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Former intelligence analyst Manning has drafted a 31-page bill to re-establish protections for freedom of speech and the press that have been challenged by the Justice Department in recent court decisions involving whistleblowers and journalists.
Manning's bill, The National Integrity and Freedom of Speech Protection Act (NIFSPA) of 2015, sent the US Senate and the US House of Representatives, also included a section-by-section analysis of the proposal.
The bill would amend sections of the Freedom of Information Act, the Uniform Code of Military Justice, the Espionage Act, the Computer Fraud and Abuse Act, Federal Disclosure Rules for Journalists.
"We need to create a media 'shield' law with teeth and substance that creates an effective federal privilege for communications between a journalist and her sources, preventing the government from compelling testimony from the journalist and to protest the documents, records and other information created by the journalist and the actual communications between the journalist and her sources," stated Chelsea Manning in an op-ed published in the Guardian.
"The privilege should be in effect unless the government can prove with clear and convincing evidence that very clear and dangerous circumstances should merit an exception," she wrote.
Manning's bill also proposes narrowing the offense of "aiding the enemy" to the creation of an explicit "treason" for "those who openly wage war and attempt to overthrow the US government." Another proposal would be to reform the FOIA to live up to its "commitment to transparency."
Manning emphasizes a requirement that the government proves its charges, pointing to a problem with the Espionage Act and the Computer Fraud Abuse Act, under which Manning was charged and found guilty. The laws don't require the prosecutor to prove intent. The defense therefore is unable to mount a "public interest defense," and is for instance a reason why Edward Snowden wouldn't be able to defend his decision to whistleblow on mass surveillance by the US government when facing charges under the Espionage Act.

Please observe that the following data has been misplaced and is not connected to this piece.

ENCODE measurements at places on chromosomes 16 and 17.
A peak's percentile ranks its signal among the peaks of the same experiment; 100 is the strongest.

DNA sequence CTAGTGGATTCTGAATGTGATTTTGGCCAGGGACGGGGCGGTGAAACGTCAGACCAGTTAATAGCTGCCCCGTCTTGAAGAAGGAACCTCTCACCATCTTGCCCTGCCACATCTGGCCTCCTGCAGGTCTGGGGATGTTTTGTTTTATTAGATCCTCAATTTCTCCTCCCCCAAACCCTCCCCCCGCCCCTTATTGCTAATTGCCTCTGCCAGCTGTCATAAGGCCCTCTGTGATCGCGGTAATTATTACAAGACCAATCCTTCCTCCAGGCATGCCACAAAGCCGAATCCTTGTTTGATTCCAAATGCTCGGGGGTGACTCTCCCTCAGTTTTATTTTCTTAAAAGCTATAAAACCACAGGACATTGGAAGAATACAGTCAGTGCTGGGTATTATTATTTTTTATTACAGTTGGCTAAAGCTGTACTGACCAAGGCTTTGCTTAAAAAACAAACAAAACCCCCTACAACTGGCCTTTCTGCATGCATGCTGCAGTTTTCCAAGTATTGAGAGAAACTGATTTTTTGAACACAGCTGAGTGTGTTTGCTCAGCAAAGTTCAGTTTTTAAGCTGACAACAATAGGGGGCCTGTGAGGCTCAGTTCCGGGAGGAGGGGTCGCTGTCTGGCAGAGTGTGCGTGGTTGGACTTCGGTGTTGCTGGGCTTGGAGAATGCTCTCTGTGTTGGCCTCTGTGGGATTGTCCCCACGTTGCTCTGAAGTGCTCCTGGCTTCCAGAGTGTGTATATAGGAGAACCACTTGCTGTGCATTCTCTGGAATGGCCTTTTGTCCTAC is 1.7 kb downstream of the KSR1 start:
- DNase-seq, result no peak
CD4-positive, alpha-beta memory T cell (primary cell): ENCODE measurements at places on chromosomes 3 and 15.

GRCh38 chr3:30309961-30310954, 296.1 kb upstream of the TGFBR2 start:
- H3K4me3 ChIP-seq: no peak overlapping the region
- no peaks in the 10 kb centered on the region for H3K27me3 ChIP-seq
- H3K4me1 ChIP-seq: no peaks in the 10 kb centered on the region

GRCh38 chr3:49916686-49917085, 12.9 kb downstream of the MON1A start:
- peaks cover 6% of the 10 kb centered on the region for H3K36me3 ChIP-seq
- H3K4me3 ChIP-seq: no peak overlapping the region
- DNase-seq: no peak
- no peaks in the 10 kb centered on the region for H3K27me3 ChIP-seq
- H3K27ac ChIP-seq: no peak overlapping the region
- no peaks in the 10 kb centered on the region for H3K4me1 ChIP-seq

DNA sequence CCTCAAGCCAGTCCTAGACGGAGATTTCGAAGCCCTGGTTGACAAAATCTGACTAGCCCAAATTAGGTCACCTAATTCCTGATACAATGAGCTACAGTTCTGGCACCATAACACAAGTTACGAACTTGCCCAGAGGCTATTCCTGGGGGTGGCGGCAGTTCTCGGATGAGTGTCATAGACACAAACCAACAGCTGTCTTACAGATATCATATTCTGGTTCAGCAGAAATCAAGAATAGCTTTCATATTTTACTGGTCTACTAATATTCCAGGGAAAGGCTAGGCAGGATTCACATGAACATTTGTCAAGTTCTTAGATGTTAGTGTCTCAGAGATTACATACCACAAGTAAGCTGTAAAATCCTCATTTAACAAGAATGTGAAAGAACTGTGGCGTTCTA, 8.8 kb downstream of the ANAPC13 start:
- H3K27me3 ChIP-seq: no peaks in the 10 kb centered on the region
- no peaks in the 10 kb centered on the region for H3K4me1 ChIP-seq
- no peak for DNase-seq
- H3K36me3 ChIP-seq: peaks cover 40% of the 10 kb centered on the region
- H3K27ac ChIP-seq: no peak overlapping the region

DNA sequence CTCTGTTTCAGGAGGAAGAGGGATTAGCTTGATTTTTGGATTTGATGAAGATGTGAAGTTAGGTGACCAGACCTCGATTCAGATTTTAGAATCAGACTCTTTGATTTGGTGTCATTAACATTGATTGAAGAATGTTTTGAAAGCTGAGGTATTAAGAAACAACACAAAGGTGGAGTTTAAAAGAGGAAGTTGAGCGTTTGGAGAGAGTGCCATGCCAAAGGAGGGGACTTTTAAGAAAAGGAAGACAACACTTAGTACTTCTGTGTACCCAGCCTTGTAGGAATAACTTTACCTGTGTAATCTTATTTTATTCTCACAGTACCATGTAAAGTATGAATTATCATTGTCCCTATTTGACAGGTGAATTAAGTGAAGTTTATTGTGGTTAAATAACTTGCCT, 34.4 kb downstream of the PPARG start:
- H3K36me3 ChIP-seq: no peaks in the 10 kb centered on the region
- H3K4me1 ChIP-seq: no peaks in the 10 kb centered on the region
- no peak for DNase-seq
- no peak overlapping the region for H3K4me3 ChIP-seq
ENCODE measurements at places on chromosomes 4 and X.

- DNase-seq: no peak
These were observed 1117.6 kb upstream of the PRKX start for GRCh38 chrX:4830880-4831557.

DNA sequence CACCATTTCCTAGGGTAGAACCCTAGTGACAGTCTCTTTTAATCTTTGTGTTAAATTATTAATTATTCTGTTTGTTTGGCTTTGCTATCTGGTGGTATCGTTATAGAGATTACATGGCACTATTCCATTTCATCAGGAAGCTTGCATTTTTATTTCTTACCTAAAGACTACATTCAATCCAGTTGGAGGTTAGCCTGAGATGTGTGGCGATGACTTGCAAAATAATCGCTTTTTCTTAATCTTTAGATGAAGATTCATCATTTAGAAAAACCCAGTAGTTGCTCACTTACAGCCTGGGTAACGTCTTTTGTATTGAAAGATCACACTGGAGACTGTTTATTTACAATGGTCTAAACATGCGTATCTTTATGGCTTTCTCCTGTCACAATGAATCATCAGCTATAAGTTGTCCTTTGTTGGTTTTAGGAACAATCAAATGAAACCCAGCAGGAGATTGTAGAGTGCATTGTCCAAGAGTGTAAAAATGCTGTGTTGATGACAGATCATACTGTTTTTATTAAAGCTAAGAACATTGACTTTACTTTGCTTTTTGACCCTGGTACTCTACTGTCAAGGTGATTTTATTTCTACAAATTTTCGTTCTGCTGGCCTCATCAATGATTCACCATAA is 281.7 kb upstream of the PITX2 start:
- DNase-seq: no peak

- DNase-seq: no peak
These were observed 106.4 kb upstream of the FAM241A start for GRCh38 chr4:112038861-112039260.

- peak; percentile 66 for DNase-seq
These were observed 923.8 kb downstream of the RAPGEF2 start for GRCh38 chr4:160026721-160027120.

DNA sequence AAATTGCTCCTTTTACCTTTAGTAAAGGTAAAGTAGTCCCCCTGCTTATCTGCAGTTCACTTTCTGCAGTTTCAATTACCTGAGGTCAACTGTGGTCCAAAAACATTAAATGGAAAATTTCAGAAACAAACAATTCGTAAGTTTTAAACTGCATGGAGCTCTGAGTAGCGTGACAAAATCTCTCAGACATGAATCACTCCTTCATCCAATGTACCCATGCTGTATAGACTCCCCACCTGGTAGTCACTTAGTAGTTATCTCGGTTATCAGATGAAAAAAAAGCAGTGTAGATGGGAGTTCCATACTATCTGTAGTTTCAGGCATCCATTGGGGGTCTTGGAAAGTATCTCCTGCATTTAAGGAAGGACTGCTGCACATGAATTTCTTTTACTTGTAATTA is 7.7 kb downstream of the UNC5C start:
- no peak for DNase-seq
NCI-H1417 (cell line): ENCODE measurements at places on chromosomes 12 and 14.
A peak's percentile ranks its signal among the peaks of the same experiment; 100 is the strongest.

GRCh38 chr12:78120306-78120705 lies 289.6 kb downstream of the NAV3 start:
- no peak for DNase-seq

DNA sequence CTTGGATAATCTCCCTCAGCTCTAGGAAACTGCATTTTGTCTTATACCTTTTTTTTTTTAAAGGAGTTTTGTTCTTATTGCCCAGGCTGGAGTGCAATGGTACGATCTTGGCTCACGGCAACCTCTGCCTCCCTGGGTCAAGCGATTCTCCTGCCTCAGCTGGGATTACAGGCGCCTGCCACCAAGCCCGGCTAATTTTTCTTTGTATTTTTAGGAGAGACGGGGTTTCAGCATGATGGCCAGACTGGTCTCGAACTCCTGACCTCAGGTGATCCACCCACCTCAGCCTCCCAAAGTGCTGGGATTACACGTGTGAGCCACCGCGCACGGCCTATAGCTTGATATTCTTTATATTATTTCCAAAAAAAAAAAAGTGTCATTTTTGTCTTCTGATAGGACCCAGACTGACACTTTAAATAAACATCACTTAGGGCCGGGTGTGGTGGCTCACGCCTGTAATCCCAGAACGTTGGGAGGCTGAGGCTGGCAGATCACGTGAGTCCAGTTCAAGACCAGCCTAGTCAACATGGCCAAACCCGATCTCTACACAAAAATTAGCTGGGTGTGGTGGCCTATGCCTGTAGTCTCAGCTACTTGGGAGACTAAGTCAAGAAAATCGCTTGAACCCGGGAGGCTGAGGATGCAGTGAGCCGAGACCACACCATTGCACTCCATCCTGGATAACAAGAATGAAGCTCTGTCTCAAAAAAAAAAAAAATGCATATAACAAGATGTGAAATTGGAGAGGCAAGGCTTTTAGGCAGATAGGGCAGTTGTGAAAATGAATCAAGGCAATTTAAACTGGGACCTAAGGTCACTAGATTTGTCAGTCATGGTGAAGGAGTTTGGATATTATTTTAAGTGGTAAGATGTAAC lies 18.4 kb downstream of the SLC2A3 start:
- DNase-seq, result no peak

Jesselyn Radack, Government Accountability Project speaking to RT said the bill is a testament to what an amazing person Manning is.
"That Chelsea was able to use her experience of being overcharged under the Espionage Act to try and promote reform, not only in the Espionage Act but other laws that have been used to overcharge defendants like the Computer Fraud Abuse Act, as well trying to create a more and easy Freedom of Information Act process, and create reporter-source privilege," said Radack. "Props to her for doing what Congress has not been able to accomplish."
In her op-ed Manning points out that since the establishment of the National Security Division of the Department of Justice in 2006, "there have been more national security and criminal investigations into journalists and prosecutions of their sources than at any other times in the nation's memory."
Those investigations have led to charges under the Obama Administration against eight people under the Espionage Act of 1917 for giving documents and information to the media to include Manning, Jeffrey Sterling, John Kiriakou, and the former Department of State analyst Stephen Jin-Woo Kim.